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The present report compares prognosis in hospitalized cases with the H1N1 pandemic virus in two seasons.
Two series of hospitalized patients with laboratory-confirmed H1N1 pandemic influenza have been compared: 813 in the season 2009–2010 and 707 in the season 2010–2011. A detailed history of variables preceding hospital admission and during hospitalization was obtained by interview and clinical charts. A combined endpoint of death admission to intensive care was used as outcome due to the low number of deaths. Logistic regression was applied in the analysis for adverse outcome.
Patients of the second season had different characteristics than in the first one (older, more underlying conditions, more malfunctioning organs and more symptoms). Patients with H1N1 pandemic virus when hospitalized were more frequently directly admitted to ICU during the 2010–2011 season than in the previous season (RR = 2·10; 95% confidence intervals CI, 1·55–2·85), as a consequence of a higher presence of sepsis and respiratory distress. These patients also showed during hospitalization a higher risk of ICU admission or death (RR = 3·22, 95% CI, 2·15–4·83). After adjusting for the differences in risk factors of adverse outcome, patients in the second season showed a higher risk of ICU admission and/or in-hospital death odds ratio (OR = 3·77, 95% CI, 2·30–6·18).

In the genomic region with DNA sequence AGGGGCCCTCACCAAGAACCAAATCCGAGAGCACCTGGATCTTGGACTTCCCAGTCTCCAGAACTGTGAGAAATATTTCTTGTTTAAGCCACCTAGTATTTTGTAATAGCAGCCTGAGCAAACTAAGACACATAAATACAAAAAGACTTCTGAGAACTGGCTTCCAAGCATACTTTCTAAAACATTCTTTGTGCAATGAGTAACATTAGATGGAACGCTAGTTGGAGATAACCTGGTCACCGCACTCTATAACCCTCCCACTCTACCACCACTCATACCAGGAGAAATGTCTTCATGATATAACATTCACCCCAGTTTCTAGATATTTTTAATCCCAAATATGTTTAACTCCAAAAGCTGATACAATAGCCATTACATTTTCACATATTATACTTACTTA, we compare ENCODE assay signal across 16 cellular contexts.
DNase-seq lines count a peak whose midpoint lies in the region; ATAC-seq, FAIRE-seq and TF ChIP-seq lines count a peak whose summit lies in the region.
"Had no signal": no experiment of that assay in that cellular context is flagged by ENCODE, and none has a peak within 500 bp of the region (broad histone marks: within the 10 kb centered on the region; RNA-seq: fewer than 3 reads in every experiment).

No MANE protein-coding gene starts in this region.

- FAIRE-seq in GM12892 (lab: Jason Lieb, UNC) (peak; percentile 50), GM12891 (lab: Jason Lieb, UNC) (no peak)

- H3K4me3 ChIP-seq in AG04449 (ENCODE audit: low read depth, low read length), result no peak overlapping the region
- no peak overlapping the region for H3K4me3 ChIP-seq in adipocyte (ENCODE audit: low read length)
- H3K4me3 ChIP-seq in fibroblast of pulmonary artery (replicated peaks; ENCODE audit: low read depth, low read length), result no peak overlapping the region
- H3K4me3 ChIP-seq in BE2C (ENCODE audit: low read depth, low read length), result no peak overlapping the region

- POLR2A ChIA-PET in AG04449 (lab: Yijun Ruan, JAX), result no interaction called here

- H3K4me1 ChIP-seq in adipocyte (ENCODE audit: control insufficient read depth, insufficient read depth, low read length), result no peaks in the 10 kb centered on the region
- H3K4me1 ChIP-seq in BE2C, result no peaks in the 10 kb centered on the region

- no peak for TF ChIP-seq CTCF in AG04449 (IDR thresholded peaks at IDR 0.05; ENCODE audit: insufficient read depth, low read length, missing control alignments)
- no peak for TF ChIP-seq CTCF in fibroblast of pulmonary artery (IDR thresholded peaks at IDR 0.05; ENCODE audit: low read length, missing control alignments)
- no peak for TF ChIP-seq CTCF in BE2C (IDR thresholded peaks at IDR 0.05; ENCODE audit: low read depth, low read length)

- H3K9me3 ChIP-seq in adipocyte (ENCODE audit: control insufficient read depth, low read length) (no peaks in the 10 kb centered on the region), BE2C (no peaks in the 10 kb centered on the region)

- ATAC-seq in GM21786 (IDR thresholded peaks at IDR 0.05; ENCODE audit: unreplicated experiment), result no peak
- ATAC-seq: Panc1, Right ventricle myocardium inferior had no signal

Hospitalized patients with H1N1 pandemic influenza during the second season were more severely affected at hospital admission and showed a worse prognosis than in previous season, independently of the differences found at hospital admission.